Innovation & Opportunity, September 2014

The Yale News recently profiled Minjoo Larry Lee, Ph.D. (RI A ’98), for being awarded a grant “to develop dual-junction solar cells that can operate efficiently at extreme temperatures above 750 degrees Fahrenheit. In addition to converting a portion of the sunlight directly into electricity, the solar cells will use the remainder of the light to heat high-temperature fluids that can drive a steam turbine or be stored for later use.”

“Our project aims to make a photovoltaic device that can operate at temperatures as hot as the inside of a brick oven,” says Dr. Lee, who will collaborate on this project with Emcore Corporation and The National Renewable Energy Laboratory. “This is definitely high-risk research, as solar cells have never been run this hot, and they’ll need to be both reliable and efficient at that temperature for a long time. But the potential payoffs are huge.” Read the article for more

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The Citadel is looking for a Provost and Dean of the College. According to the job listing, the appointment will be effective July 1, 2015. The Citadel is the Military College of South Carolina and is located in Charleston, SC. The Citadel offers rigorous academic programs through five schools: Business, Education, Engineering, Humanities & Social Sciences, and Science & Mathematics. “The Provost and Dean of the College is directly responsible to the President for all matters pertaining to the academic functions of the college and is the second-ranking official of The Citadel.”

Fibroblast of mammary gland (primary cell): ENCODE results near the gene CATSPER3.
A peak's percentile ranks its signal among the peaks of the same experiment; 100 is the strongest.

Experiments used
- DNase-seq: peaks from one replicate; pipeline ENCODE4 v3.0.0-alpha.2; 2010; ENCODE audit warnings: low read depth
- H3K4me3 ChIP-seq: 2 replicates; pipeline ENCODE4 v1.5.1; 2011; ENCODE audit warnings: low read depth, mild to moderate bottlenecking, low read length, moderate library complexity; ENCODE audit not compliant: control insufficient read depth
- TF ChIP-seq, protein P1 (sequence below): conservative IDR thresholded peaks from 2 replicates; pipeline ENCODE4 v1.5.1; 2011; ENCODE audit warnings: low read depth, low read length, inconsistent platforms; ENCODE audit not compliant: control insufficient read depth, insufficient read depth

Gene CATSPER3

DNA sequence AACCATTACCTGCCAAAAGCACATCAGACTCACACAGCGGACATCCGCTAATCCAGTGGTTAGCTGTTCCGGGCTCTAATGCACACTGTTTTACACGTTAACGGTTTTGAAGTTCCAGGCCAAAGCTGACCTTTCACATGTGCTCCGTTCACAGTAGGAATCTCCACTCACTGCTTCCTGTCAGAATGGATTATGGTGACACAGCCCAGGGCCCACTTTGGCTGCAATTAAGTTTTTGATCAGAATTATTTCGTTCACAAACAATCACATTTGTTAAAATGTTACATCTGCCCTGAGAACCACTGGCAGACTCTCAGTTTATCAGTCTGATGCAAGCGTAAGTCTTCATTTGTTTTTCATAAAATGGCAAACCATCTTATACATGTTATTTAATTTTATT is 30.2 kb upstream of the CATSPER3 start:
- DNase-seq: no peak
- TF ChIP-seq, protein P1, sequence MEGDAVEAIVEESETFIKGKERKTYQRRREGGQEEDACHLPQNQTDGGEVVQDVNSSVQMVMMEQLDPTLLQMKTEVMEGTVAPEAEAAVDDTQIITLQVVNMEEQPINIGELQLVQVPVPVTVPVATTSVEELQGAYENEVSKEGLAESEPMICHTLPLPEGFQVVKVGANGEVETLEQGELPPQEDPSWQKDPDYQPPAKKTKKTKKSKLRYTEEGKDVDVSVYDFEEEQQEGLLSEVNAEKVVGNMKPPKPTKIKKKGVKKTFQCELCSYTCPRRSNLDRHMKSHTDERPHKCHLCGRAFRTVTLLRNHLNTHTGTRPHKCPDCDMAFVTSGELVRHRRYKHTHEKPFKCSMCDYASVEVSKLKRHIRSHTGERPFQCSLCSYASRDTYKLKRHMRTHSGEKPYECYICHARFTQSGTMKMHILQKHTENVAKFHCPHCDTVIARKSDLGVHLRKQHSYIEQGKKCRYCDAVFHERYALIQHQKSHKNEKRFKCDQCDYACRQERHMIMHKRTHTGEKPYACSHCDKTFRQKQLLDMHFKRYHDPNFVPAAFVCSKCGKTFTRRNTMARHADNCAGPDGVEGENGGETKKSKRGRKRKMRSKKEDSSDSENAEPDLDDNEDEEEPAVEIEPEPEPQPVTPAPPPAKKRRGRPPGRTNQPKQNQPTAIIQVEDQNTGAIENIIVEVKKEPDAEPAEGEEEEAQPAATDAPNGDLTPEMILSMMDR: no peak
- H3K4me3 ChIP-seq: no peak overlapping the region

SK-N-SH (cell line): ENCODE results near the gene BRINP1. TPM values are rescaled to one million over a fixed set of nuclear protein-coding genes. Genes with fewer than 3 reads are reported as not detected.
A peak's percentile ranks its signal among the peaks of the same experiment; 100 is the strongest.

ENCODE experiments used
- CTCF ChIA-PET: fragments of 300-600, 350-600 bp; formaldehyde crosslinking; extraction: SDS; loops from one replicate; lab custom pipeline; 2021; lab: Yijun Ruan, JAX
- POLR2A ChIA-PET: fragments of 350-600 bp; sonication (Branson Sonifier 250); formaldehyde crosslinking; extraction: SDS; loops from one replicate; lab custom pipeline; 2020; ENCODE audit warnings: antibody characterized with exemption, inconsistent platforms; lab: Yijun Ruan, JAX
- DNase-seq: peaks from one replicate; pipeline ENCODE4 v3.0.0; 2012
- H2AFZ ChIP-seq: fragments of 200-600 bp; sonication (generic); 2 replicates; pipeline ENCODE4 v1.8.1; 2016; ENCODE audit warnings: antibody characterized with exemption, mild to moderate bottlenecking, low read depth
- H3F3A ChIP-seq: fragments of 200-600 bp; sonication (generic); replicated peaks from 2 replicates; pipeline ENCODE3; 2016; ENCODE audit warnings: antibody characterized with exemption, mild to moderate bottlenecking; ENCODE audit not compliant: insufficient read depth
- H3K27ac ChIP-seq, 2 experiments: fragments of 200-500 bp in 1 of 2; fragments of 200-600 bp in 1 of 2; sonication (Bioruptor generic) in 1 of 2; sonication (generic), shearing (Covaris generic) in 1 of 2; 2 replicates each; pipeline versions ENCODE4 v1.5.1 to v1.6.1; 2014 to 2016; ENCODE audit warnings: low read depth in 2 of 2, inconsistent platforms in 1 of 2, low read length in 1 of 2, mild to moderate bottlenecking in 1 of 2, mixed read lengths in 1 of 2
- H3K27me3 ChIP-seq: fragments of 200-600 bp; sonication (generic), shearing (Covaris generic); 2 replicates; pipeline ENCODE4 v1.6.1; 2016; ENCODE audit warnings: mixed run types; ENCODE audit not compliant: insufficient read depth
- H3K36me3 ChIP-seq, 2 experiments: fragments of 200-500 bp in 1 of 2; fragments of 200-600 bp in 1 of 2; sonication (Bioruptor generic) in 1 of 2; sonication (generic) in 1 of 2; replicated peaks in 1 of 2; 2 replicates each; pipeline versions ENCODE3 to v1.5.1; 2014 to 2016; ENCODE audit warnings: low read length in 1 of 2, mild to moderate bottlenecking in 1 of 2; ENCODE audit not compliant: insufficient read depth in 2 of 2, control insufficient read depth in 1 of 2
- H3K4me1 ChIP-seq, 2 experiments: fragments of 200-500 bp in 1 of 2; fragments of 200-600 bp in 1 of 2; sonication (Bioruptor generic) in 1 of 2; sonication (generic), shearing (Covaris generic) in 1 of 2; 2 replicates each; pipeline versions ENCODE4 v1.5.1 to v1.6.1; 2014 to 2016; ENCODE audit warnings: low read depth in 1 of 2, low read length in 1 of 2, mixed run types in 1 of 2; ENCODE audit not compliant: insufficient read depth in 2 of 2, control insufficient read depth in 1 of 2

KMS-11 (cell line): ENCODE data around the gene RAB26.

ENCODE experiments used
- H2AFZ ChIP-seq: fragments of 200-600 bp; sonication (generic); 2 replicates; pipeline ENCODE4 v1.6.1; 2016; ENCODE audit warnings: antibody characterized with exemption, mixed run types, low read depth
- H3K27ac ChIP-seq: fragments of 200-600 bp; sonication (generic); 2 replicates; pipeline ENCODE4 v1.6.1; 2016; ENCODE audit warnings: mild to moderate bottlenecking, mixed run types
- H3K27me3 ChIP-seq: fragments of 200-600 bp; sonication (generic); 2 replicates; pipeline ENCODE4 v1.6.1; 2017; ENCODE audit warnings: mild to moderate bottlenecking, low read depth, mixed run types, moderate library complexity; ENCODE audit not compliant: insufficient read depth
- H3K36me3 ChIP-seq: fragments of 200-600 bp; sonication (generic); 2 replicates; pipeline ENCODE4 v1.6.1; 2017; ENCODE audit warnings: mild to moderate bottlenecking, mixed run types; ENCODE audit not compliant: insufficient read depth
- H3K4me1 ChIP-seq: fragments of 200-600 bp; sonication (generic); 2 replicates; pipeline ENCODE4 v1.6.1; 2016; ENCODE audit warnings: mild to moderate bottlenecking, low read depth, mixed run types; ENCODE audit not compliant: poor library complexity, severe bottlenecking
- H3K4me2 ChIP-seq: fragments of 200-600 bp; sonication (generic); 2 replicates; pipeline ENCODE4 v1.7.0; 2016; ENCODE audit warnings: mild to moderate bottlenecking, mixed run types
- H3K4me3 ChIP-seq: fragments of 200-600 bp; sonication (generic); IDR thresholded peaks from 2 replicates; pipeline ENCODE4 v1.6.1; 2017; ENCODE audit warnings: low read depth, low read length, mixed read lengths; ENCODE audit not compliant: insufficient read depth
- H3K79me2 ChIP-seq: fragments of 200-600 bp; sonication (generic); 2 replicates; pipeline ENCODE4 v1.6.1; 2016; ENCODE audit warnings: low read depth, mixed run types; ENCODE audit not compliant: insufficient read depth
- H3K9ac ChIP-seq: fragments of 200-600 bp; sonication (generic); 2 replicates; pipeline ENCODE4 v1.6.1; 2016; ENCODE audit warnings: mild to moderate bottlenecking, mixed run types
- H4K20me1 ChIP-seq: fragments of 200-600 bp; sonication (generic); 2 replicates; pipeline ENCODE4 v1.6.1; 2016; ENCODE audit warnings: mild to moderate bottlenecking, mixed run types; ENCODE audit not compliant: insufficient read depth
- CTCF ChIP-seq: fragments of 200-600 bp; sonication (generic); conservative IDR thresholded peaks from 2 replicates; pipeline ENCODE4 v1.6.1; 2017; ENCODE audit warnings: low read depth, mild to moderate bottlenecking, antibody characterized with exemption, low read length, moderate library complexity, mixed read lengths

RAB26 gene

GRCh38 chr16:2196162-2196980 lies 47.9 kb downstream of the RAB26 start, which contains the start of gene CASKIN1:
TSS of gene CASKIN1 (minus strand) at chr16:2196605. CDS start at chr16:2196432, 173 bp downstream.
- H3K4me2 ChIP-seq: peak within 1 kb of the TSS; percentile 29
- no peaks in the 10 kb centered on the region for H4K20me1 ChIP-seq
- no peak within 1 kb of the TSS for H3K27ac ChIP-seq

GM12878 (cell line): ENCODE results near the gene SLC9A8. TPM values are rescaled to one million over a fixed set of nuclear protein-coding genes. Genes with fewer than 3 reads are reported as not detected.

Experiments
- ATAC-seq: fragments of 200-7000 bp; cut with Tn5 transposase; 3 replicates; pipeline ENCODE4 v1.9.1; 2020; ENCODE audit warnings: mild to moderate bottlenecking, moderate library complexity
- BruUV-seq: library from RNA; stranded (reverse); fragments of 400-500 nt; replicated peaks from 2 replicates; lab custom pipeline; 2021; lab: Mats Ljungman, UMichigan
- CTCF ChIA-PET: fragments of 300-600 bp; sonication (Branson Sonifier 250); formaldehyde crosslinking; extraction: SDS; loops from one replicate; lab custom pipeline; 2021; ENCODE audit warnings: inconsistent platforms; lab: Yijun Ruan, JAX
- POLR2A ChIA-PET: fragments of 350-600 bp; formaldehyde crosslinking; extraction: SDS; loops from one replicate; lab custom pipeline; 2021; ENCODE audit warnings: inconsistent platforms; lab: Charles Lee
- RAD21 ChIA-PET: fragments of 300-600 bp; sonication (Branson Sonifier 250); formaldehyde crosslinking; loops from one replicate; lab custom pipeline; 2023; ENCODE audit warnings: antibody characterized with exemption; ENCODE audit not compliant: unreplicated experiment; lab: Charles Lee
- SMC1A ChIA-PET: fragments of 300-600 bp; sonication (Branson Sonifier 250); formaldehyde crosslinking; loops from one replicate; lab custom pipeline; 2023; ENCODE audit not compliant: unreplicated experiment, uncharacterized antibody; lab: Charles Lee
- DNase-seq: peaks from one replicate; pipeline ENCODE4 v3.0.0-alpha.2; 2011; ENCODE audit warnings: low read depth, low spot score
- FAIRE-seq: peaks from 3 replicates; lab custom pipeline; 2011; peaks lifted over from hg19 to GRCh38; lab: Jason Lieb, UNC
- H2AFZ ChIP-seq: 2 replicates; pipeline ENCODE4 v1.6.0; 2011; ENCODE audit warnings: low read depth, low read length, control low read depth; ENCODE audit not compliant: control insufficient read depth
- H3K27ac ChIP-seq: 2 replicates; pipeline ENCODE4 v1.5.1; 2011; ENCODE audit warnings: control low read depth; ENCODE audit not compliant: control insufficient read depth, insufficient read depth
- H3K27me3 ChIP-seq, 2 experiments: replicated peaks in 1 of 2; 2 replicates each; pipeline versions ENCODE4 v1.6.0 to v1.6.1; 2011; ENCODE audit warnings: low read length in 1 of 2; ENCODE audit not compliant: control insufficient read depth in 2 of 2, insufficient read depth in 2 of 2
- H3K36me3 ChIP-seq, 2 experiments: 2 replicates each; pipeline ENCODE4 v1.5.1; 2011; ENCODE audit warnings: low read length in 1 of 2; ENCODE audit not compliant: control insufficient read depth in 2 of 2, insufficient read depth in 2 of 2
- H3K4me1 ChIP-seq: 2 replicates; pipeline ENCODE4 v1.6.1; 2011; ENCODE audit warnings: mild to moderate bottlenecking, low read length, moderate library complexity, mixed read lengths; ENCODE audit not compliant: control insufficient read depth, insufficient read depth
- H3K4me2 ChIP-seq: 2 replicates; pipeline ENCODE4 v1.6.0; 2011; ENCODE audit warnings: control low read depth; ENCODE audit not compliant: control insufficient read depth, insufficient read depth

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Natalya A. Brikner, CA X ’09, is a Ph.D. candidate at MIT in the Space Propulsion Laboratory and CEO/Co-founder of Accion Systems. Her story was recently told by The Chronicle of Higher Education. Ms. Brikner battled through the difficulties associated with forming a start-up and at the same time managed to stay in school and work towards completing her doctoral studies.

Accion Systems is a company, “based on a breakthrough developed by the head of MIT’s Space Propulsion Lab,” that has developed “minute, efficient engines the size of a few stacked pennies. These thrusters would allow satellites to shrink while retaining vital maneuverability.” Click here for the article

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